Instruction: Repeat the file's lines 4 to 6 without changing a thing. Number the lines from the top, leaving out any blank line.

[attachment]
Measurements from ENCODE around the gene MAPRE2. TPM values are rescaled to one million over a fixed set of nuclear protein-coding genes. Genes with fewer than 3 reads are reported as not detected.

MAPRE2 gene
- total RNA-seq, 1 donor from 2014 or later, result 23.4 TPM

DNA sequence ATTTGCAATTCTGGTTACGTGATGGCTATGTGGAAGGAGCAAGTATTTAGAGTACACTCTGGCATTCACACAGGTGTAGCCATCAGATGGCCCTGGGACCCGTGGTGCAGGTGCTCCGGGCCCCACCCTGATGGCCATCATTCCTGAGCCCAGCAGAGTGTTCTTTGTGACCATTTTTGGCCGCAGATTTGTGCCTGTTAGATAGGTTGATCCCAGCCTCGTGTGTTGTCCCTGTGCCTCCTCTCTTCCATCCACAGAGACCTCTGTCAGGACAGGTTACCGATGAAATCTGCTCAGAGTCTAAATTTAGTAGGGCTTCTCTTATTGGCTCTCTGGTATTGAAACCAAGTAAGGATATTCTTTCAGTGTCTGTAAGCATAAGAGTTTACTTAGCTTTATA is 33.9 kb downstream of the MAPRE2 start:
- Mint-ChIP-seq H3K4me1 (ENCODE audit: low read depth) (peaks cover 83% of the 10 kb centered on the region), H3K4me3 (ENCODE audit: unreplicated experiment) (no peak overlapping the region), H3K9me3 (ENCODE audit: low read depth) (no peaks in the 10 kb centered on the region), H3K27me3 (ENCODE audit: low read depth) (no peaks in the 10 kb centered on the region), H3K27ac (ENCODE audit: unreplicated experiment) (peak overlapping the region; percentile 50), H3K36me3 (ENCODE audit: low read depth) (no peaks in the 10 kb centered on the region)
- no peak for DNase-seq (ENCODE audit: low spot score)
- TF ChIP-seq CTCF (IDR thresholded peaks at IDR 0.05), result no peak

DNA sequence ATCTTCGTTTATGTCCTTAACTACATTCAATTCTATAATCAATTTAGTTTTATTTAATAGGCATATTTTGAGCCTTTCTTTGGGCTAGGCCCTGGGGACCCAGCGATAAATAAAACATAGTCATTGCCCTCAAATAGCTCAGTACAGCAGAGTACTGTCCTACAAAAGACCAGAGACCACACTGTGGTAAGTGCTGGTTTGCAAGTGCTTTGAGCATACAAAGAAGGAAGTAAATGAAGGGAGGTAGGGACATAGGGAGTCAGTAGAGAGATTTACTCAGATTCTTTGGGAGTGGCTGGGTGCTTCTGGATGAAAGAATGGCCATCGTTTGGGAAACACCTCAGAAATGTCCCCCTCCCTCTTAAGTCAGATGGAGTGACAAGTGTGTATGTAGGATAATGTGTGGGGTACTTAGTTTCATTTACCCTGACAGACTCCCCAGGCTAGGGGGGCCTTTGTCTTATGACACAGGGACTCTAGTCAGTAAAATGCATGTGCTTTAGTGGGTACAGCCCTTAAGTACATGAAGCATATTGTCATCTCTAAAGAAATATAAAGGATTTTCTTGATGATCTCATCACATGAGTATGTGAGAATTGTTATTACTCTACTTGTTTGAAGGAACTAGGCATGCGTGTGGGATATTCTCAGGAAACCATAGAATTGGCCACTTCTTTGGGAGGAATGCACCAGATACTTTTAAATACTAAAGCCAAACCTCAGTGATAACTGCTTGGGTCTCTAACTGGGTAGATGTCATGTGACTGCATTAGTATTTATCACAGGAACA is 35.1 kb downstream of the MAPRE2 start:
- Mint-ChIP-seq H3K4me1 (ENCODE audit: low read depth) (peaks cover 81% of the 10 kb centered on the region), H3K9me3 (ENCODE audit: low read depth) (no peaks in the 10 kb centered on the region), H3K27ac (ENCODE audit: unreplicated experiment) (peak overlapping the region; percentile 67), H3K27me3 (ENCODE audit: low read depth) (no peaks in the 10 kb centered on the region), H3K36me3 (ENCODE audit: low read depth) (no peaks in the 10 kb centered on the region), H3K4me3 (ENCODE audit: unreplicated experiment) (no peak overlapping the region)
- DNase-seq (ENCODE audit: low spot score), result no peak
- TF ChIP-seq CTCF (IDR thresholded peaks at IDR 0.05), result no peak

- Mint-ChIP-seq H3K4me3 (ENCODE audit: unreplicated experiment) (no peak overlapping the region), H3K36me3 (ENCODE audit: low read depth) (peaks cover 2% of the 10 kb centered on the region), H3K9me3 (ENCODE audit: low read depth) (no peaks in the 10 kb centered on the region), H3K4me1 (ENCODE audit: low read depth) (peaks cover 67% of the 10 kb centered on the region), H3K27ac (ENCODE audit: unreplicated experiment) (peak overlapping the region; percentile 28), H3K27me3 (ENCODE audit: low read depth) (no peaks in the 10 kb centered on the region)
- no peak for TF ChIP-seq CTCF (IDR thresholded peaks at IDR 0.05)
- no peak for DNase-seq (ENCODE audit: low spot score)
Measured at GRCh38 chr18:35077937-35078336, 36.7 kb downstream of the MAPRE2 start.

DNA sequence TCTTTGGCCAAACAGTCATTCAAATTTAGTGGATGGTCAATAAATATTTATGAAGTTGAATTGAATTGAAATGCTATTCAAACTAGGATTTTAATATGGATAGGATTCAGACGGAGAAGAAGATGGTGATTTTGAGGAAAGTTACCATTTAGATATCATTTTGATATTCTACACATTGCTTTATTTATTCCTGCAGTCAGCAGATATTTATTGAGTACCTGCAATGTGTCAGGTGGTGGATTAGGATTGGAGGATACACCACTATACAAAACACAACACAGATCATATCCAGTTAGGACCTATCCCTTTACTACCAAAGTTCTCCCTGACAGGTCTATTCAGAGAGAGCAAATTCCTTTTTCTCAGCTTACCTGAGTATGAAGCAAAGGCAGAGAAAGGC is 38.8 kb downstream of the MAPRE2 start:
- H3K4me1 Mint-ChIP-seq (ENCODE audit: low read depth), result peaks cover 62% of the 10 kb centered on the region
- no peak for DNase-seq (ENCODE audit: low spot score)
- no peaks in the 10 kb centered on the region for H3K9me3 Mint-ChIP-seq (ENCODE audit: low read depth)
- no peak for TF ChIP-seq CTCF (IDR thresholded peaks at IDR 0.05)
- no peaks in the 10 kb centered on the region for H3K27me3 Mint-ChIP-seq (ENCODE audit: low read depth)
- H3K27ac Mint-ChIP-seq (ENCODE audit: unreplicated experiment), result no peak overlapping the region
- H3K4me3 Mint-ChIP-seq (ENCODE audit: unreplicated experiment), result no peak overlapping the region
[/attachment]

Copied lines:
DNA sequence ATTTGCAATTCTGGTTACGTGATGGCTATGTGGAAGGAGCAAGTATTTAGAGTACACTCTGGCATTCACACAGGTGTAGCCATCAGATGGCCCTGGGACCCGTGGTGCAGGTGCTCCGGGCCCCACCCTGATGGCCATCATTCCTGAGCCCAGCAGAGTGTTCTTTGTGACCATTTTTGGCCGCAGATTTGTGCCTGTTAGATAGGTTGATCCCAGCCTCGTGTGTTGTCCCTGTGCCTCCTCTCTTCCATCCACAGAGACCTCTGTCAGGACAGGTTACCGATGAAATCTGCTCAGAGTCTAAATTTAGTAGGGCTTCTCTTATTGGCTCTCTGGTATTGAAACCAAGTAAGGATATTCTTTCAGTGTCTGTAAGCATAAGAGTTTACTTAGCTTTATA is 33.9 kb downstream of the MAPRE2 start:
- Mint-ChIP-seq H3K4me1 (ENCODE audit: low read depth) (peaks cover 83% of the 10 kb centered on the region), H3K4me3 (ENCODE audit: unreplicated experiment) (no peak overlapping the region), H3K9me3 (ENCODE audit: low read depth) (no peaks in the 10 kb centered on the region), H3K27me3 (ENCODE audit: low read depth) (no peaks in the 10 kb centered on the region), H3K27ac (ENCODE audit: unreplicated experiment) (peak overlapping the region; percentile 50), H3K36me3 (ENCODE audit: low read depth) (no peaks in the 10 kb centered on the region)
- no peak for DNase-seq (ENCODE audit: low spot score)